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China's nuclear facilities 'safe,' military says in defense review

By Jaime FlorCruz, CNN Beijing Bureau Chief
  • The People's Liberation Army inspected nuclear facilities after Japan's earthquake
  • Beijing is increasing military spending by more than 12% this year
  • It insists its military is for defense only
  • Regional neighbors are likely to be nervous about the expanding military

Beijing (CNN) -- China's military-controlled nuclear facilities are "in safe condition," a senior military official said Thursday as the country announced the results of a defense review.

"We have thoroughly inspected the military nuclear facilities immediately after the nuclear plant accident in Japan," said Cai Huailie, a senior colonel at General Headquarters of the People's Liberation Army (PLA).

Responding to reporter's question, Cai said the PLA always puts priority on safety military nuclear facilities.

"We have established strict safety protocols and management as well as a professional team of nuclear technicians," he added.

Cai spoke at a press conference Thursday releasing China's White Paper on national defense, the seventh issued by the government since 1998.

The document outlines the country's security issues, national defense policy, defense expenditure and arms control.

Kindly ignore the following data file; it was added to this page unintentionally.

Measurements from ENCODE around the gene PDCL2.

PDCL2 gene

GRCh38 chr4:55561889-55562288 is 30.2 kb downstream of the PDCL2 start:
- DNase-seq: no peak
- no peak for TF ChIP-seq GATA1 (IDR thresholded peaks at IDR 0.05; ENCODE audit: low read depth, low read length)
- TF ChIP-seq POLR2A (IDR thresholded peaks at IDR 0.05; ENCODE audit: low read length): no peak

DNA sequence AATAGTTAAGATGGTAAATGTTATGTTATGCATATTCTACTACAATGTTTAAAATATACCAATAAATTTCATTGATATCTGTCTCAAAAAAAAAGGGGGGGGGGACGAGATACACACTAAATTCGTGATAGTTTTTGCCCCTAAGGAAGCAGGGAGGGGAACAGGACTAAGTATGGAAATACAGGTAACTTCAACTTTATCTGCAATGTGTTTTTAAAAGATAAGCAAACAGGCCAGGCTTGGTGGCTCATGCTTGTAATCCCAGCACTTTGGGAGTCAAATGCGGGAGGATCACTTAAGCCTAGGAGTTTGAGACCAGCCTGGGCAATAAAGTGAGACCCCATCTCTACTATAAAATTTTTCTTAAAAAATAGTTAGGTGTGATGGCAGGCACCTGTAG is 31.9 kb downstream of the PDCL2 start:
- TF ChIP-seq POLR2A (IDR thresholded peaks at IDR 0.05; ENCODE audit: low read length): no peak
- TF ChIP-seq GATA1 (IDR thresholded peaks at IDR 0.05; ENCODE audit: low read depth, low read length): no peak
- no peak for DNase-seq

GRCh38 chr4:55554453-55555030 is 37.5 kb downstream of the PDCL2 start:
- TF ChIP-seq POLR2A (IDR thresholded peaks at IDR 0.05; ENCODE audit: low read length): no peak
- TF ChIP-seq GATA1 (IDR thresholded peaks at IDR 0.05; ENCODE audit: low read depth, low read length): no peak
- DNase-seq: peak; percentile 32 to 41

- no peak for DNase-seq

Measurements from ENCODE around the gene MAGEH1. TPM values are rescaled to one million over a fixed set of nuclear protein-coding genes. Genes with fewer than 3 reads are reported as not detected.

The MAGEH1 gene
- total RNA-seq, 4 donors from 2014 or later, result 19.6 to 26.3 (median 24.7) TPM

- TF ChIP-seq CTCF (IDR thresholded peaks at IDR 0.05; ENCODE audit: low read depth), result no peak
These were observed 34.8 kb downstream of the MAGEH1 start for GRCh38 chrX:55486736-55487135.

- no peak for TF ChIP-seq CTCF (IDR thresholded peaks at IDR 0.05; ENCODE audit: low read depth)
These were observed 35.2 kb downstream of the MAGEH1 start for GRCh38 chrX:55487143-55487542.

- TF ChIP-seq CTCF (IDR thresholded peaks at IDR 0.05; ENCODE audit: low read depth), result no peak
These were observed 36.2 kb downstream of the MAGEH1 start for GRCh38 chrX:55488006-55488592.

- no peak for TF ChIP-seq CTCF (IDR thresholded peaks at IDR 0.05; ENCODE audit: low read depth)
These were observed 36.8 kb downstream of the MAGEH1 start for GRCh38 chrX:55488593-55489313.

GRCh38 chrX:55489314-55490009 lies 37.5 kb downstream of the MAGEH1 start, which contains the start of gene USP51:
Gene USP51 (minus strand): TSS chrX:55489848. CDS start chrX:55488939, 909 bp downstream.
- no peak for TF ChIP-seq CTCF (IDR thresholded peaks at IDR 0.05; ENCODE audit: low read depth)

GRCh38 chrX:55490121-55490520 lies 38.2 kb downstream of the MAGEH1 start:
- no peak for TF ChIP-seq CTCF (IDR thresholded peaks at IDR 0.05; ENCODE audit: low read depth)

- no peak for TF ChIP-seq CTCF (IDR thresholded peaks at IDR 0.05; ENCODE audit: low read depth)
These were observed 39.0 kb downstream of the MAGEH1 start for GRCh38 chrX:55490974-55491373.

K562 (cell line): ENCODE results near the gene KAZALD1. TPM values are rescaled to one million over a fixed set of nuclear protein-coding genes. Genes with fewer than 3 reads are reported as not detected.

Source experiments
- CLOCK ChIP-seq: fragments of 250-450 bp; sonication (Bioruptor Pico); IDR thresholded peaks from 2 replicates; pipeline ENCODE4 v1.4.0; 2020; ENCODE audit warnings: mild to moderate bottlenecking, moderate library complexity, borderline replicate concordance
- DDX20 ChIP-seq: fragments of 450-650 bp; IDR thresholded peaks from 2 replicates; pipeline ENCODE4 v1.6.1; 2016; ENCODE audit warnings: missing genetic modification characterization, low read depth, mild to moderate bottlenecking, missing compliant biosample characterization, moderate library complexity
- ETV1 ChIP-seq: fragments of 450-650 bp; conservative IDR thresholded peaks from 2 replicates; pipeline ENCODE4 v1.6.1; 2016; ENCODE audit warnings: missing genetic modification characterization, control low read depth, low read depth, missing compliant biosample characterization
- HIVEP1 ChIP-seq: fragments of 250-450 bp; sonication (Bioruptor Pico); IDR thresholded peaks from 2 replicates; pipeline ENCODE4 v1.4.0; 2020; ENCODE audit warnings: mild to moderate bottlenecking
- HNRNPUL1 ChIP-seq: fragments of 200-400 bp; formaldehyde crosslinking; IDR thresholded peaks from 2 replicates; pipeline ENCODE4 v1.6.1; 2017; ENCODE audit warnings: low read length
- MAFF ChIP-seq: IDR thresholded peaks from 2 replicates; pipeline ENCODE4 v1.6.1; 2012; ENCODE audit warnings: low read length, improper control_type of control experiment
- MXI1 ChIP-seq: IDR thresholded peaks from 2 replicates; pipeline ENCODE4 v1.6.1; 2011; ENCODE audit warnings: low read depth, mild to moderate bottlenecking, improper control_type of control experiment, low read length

China will boost its military spending by 12.7% to 601.1 billion yuan ($91.5 billion), this year. Chinese officials announced the planned increase in early March, when the National People's Congress (NPC), China's legislature, approved the country's annual budget.

The defense budget in 2010 was increased by 532.1 billion yuan, or 7.5%.

China's military is about 2.3 million strong.

Analysts say China's actual spending on defense is far higher than the government reports.

Officials said Thursday the country did not have aggressive intentions.

"China adheres to the path of peaceful development and a defense policy that is defensive in nature, said Geng Yansheng, a spokesman for the Ministry of National Defense. "These principles will not change. China will never seek hegemony or pursue an expansionist policy."

The current missions of China's military, Geng said, include "safeguarding national sovereignty, security and development, maintaining social harmony and stability."

The newly issued White Paper said "the (spending) increase has been kept at a reasonable and appropriate level."

Expenditures, it said, are mainly allocated for "personnel, training, and equipment, with each accounting for one-third of the total."

At the annual session of China's parliament in early March, NPC spokesman Li Zhaoxing said the increase was justified.

"China's defense spending is relatively low by world standards," Li said, adding that its defense budget was much smaller than that of the United States. The U.S. has the largest military budget in the world by far.

Beijing insists that its military modernization program is entirely peaceful but its continued increase in military spending is likely to stir unease in the region.

China is reportedly developing stealth fighters and advanced missile systems and is building its first aircraft carrier.

Asked to confirm reports that China is now building its aircraft carrier, defense ministry spokesman Geng said: "This question has come up in previous occasions. I have nothing new to add."